Challenging current perceptions about livestock's efficiency

15 Nov 2018

With reports again in the media commenting on the impact that ruminants have on carbon emissions, the requirement and appetite within the industry for change has never been greater. Although this brings uncertainty for some, for the more progressive farmer, and for the industry as a whole, it brings a welcome drive for efficiency with resultant benefits for the farmer and the environment alike.

There is no doubt that agriculture must play an active, even leading, part in any debates on climate change, environmental diversity and rural sustainability; but its role must be properly understood and must not be demonised as an extension of personal opinions rather than facts.

We are incredibly fortunate to live in an environment which has such a rich tapestry of agriculture, forestry and rural pursuits but it is often easy to take for granted some of the biological processes going on.  If we take ruminant animals, for example, we neglect to value their ability to convert upland grass growth into human grade protein.  The cow on the hill, for example, gains condition at the same time as nourishing the calf, and is powered mainly by the energy captured from the sun by plants, and the carbohydrate they create from atmospheric carbon dioxide.  If that system was being marketed by a solar panel distributor they would be looking for “green energy” subsidies! If the cow was not there to harvest the grass, what would then have happened to the carbon dioxide captured by the plant; much would have been released back to the atmosphere as the plant died and decayed.

Livestock play an essential role in converting plant materials into human-grade nutrients.  Their role in adding value to food waste streams, and converting non-human forage crops into food is invaluable.  However, we need to challenge current perceptions about livestock’s efficiency. I read an excellent paper by Prof Phil Garnsworthy of Nottingham University which highlighted the need to strive for production efficiency in order to minimise greenhouse gas emissions from livestock. The paper makes interesting reading, and highlights the positive impact ruminants can make to an efficient food supply chain.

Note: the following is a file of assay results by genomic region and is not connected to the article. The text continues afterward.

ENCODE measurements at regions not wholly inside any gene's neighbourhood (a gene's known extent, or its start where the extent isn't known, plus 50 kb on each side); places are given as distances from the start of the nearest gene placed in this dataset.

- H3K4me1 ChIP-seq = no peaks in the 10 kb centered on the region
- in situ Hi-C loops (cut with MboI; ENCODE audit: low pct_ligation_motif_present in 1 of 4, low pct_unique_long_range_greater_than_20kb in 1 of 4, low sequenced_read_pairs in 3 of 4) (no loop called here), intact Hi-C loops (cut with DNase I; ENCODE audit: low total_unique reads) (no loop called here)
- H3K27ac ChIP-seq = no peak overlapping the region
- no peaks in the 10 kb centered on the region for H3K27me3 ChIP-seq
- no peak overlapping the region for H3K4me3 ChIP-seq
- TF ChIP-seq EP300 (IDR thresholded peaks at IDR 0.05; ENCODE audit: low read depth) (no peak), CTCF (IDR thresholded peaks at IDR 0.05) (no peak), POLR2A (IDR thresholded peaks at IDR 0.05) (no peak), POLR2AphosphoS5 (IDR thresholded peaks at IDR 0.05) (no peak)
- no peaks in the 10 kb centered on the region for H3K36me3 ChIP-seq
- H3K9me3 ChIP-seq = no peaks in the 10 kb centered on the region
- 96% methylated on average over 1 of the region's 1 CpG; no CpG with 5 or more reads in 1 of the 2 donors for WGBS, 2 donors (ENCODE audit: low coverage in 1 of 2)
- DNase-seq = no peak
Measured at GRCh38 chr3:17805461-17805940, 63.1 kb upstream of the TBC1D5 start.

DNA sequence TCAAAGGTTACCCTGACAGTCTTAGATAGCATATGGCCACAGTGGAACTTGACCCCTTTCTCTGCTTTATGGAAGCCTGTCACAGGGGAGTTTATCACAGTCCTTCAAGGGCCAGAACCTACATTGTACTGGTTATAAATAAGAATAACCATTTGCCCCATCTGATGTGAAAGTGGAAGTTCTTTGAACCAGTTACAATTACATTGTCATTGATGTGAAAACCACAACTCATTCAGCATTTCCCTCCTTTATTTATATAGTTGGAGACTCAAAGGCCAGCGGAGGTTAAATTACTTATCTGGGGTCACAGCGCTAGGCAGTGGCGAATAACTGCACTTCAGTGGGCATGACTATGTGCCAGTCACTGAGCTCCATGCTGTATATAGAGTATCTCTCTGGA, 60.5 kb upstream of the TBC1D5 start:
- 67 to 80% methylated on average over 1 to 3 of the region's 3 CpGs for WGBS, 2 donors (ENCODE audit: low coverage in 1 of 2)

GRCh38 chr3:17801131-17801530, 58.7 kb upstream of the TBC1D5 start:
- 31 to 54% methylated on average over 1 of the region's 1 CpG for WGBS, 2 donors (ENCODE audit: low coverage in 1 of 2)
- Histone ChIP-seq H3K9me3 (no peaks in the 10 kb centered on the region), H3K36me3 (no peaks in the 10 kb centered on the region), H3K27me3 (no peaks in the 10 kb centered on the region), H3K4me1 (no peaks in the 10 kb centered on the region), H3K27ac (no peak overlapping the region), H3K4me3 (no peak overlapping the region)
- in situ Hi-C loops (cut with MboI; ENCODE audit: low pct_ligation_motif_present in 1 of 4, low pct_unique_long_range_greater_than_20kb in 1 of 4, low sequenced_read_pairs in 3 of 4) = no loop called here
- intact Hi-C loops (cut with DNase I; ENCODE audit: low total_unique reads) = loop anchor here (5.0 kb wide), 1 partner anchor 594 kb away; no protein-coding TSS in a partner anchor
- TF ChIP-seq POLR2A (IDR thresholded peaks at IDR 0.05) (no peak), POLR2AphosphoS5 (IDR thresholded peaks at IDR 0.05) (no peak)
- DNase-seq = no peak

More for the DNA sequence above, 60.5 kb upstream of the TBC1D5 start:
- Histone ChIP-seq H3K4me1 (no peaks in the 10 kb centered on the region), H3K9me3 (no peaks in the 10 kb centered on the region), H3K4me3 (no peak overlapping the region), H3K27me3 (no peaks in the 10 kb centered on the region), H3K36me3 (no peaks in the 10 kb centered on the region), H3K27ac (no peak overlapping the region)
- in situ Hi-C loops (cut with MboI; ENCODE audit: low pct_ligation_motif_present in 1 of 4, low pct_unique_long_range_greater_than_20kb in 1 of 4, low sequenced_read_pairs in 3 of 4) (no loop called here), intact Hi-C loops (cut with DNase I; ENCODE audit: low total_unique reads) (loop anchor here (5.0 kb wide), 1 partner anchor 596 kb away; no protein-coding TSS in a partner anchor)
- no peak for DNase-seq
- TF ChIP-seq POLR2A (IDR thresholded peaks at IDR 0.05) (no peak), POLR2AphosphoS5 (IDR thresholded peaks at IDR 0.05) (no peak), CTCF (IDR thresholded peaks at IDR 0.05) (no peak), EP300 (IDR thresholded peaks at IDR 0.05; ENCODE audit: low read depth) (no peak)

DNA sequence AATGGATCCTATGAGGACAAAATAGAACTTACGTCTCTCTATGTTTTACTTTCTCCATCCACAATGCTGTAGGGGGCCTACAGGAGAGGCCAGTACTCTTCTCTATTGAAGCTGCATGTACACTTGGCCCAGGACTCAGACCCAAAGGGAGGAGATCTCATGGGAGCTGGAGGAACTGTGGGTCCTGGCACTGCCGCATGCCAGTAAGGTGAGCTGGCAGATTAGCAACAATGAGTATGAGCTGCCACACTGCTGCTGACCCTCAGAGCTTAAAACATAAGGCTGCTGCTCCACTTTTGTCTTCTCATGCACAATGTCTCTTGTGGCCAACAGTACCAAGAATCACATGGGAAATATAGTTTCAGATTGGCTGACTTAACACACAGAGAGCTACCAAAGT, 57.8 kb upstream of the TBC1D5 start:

At Harbro, we were delighted to receive Carbon Trust assurance for our Rumitech feed additive for demonstrating an improvement in carbon efficiency by reducing methane output. Their figures confirm a 17.5% reduction in the methane output per litre of milk – a huge contribution towards reducing the overall efficiency of dairy production.  This follows other excellent results in beef and sheep and highlights the sort of steps being taken to support livestock production.

As the world population continues to grow we will have even more reason to use ruminants to harvest non-edible forages and convert them to human-grade nutrients. Scotland, with institutes such as the James Hutton Institute, has the opportunity to lead the studies into how we use all our resources to ensure a positive, long-term future for all livestock.

 

Willie Thomson

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